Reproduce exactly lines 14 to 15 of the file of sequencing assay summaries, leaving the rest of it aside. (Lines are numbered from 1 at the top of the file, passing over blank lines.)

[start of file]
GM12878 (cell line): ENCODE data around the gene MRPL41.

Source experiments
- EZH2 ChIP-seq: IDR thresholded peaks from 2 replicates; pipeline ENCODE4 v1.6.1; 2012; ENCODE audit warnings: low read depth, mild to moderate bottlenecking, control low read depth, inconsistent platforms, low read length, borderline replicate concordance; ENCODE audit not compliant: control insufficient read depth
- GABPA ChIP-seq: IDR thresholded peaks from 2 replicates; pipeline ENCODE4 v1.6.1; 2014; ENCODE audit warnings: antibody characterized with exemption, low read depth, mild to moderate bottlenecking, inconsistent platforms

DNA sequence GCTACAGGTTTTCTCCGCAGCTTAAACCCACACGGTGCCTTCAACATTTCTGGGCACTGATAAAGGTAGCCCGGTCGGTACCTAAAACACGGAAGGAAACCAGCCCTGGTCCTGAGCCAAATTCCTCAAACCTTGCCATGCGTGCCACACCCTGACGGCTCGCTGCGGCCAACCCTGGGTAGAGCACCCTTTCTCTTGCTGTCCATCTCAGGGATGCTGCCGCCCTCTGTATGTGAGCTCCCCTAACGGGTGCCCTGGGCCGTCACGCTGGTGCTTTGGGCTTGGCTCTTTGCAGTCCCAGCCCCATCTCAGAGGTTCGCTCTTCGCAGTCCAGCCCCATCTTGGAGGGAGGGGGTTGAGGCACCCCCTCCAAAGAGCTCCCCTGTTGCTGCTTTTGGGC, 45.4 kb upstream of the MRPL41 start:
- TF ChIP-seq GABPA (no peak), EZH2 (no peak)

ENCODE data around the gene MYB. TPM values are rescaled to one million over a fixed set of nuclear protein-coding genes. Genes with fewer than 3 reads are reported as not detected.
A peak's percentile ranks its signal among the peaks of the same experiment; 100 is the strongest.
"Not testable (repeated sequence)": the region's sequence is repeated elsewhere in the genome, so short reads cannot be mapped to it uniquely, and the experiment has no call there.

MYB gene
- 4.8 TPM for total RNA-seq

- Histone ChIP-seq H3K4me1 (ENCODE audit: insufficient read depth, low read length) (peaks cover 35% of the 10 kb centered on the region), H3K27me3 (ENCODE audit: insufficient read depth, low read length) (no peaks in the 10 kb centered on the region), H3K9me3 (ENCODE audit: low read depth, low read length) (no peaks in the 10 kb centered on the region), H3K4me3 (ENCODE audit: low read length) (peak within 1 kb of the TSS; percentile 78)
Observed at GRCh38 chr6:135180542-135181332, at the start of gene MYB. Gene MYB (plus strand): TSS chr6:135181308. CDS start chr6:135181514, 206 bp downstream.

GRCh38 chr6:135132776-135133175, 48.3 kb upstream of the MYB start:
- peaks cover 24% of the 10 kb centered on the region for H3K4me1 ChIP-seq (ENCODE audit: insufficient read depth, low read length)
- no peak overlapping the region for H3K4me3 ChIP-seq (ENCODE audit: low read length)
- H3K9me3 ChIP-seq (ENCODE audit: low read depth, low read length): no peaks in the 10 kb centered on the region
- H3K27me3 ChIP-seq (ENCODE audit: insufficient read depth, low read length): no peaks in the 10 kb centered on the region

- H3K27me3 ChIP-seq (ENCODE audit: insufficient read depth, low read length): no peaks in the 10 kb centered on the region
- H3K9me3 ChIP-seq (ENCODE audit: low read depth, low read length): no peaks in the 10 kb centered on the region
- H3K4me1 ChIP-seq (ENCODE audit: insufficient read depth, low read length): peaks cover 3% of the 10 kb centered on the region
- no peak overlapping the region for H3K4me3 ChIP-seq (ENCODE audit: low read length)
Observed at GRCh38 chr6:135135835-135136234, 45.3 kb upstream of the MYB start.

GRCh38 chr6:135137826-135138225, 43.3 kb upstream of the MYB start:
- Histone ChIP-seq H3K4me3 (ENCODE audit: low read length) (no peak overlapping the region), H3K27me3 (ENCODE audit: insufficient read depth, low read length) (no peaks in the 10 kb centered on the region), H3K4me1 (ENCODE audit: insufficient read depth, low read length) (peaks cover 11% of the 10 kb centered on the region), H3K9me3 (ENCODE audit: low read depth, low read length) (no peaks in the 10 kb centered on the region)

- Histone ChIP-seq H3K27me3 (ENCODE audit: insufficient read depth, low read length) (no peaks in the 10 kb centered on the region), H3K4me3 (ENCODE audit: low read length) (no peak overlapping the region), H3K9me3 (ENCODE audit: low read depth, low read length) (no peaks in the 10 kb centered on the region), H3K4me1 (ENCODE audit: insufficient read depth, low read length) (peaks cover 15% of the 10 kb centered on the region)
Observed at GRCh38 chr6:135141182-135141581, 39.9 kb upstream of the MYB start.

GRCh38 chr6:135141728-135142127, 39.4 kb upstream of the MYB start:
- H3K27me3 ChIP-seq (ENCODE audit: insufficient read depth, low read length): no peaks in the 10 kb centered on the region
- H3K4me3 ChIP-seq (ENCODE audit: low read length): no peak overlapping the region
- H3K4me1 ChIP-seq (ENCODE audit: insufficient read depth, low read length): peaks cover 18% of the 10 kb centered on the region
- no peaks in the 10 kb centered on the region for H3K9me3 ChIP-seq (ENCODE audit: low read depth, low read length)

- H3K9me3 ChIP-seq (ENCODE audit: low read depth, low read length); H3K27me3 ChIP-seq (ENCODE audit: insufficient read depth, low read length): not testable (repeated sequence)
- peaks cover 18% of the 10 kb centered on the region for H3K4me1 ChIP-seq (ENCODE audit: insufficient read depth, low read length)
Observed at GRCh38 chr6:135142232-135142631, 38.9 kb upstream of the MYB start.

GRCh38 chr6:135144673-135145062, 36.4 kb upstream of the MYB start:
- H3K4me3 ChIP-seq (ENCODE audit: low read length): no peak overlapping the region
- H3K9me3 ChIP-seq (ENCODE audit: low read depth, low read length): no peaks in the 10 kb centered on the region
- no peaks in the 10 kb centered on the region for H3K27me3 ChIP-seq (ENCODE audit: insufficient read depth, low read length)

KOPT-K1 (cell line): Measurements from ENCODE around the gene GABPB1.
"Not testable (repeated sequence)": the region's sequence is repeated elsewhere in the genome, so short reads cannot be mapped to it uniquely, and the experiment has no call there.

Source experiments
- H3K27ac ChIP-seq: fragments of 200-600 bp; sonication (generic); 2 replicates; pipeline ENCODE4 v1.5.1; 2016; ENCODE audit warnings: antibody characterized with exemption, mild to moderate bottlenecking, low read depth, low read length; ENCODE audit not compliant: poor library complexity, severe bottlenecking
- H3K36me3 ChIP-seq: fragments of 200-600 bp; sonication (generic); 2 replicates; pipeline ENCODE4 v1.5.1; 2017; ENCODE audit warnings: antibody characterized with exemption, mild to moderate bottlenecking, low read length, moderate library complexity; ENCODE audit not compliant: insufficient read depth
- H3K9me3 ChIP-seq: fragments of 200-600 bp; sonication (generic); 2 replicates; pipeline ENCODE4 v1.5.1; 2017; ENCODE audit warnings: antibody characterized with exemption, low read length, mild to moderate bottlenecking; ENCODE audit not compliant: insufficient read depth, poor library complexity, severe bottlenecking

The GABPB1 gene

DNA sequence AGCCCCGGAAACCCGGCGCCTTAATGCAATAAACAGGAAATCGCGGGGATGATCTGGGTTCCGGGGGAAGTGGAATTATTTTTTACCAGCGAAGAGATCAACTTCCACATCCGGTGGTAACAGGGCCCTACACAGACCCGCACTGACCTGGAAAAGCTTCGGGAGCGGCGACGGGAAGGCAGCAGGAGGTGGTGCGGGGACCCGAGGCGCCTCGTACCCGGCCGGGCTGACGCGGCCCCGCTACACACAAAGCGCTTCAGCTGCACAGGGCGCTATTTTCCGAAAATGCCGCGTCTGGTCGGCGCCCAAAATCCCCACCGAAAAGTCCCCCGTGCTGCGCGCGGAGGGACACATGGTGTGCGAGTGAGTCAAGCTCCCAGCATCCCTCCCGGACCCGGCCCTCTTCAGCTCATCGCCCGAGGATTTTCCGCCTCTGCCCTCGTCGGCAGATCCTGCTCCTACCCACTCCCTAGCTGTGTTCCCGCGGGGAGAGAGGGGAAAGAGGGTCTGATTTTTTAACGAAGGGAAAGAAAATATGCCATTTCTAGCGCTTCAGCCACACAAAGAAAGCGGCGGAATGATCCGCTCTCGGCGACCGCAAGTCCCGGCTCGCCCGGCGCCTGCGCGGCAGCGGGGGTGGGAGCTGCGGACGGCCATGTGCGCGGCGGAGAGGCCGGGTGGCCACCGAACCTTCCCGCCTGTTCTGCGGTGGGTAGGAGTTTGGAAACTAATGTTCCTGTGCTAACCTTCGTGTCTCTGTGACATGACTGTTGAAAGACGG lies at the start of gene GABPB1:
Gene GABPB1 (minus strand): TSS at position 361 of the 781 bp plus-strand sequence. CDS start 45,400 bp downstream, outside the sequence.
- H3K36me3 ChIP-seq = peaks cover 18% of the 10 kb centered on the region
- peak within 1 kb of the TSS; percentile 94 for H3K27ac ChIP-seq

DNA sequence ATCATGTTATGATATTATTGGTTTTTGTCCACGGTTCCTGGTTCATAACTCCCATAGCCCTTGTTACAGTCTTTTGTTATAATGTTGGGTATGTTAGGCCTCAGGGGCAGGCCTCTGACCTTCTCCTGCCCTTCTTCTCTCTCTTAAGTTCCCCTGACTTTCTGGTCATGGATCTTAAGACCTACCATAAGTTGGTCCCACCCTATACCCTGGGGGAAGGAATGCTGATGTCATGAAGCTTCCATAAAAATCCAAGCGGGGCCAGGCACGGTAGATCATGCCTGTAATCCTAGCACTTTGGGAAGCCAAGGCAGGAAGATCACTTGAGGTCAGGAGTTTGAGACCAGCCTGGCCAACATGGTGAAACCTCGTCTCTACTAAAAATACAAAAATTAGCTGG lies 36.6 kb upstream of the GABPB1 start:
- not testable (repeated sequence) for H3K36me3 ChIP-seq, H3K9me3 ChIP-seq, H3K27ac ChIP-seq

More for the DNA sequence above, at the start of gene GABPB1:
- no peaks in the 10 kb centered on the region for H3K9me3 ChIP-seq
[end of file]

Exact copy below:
GRCh38 chr6:135132776-135133175, 48.3 kb upstream of the MYB start:
- peaks cover 24% of the 10 kb centered on the region for H3K4me1 ChIP-seq (ENCODE audit: insufficient read depth, low read length)